Things to Avoid While Buying a New Home
In the rush of excitement that comes with an accepted offer and a "yes" from the lender, some homebuyers make the error of taking their enthusiasm straight to the mall or furniture store. Until the house is really yours, there still remain some hoops to jump through. Below you'll find a list of actions to stay away from during this crucial time of your home purchase.
Don't throw your money around. You may be itching to turn your new kitchen into a showplace, or celebrate your new dream home, but keep away from major purchases like furniture, jewelry, appliances, or vacations until closing. Using credit cards to buy furniture could jeopardize your lending process by changing your numbers dramatically. Since lenders are examining your financial accounts, a large cash purchase is also a bad idea.
Don't go on a career search. Lenders feel comfortable seeing a consistent work history on your application. Finding a new career (particularly one with a bump in salary) may not affect your ability to qualify for a mortgage. However, switching careers during the approval process may affect whether or not you are approved.
Don't take your accounts to a new bank or move around your finances. Bank statements from the last two or three months for all of your accounts (savings, checking, money market, and other assets) will probably be reviewed as the lending institution makes decisions regarding your loan application. In order to detect fraud, lenders want to see a consistent portrayal of how you earn your living and where any additional money comes from. No matter the purpose, moving banks or transferring funds could raise a red flag with your lender and slow your qualification process.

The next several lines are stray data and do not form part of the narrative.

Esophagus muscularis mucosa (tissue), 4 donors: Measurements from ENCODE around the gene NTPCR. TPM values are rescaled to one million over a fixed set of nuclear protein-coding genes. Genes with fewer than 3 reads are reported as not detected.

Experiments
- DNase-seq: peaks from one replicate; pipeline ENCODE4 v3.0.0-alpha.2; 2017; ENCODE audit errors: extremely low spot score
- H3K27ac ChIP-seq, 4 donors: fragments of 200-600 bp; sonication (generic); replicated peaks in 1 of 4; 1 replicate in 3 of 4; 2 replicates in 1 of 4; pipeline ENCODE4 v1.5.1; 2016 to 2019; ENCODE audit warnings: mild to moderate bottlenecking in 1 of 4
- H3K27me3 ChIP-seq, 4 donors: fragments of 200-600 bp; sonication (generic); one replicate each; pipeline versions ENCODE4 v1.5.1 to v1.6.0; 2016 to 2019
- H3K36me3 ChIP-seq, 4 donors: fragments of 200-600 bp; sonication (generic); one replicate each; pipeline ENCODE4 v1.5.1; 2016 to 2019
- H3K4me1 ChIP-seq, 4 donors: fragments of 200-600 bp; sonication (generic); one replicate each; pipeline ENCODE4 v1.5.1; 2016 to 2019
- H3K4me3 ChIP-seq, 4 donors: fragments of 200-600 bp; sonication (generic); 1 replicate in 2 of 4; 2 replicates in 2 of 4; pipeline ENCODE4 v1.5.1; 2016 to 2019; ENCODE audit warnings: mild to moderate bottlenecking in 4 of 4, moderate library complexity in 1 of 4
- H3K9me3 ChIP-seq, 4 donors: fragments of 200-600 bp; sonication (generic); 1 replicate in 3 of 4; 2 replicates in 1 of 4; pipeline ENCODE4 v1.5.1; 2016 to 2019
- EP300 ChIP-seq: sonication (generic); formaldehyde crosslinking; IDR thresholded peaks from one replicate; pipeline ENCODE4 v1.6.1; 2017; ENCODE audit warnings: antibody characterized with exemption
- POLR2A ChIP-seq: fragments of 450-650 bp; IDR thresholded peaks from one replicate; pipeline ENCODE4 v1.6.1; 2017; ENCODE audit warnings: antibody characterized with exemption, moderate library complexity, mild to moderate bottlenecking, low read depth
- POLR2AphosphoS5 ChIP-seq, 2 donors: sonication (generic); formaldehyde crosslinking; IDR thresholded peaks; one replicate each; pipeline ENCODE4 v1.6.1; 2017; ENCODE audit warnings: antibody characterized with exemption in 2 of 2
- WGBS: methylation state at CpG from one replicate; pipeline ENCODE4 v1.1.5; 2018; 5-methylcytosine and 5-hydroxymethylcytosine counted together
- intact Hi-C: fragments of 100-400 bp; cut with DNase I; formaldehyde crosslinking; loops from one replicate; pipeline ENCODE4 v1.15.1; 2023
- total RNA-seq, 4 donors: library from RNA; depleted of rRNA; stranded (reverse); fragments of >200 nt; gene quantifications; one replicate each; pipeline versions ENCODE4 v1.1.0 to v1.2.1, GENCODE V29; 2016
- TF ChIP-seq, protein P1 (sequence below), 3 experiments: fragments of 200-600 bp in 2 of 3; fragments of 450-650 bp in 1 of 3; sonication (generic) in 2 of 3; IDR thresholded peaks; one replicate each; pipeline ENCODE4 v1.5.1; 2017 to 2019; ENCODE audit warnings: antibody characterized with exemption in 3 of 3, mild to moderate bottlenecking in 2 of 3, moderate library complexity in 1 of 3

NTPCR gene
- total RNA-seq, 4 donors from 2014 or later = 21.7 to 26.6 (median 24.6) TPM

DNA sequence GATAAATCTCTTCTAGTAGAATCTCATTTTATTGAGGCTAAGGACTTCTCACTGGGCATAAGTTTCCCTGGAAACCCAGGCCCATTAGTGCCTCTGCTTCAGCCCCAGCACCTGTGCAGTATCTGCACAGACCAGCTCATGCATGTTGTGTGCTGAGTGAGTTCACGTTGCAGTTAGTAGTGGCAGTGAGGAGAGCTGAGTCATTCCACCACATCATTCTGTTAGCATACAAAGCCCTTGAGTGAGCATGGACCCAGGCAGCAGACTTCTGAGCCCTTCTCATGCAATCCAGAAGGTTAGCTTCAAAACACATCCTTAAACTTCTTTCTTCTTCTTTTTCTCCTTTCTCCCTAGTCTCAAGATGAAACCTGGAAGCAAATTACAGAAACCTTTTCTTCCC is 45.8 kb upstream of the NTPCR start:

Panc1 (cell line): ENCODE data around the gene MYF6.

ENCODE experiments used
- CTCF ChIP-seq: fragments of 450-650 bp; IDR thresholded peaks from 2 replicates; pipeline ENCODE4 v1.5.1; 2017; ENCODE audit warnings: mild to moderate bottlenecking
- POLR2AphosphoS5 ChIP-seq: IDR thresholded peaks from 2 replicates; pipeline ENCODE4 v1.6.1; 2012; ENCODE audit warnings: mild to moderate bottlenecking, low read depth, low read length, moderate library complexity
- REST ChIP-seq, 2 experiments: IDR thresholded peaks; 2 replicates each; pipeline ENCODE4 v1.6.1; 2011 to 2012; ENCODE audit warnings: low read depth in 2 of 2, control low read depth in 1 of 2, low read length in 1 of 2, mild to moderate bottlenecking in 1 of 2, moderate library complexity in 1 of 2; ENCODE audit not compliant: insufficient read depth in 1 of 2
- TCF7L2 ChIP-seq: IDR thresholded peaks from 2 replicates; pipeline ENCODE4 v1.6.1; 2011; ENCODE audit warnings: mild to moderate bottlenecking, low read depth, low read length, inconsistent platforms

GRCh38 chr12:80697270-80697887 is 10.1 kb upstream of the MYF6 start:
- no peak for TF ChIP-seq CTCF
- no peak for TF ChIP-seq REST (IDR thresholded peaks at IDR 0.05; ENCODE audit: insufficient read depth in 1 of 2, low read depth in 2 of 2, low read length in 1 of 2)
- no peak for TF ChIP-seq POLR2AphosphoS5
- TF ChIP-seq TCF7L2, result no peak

Don't hand over earnest money directly to the seller in a FSBO (for sale by owner) purchase. Your earnest money does not belong to the seller: it remains yours until closing. Although some individual sellers may not understand this, your good faith funds must go toward your closing expenses. A neutral party, like an attorney can hold your deposit, or you may put it temporarily into a trust account until closing. Should your sale fall through, the contract with the seller should document where your good faith funds should go.
At American Mortgage Advisers, Inc, we answer questions about this process every day. Call us: 214-865-7442.
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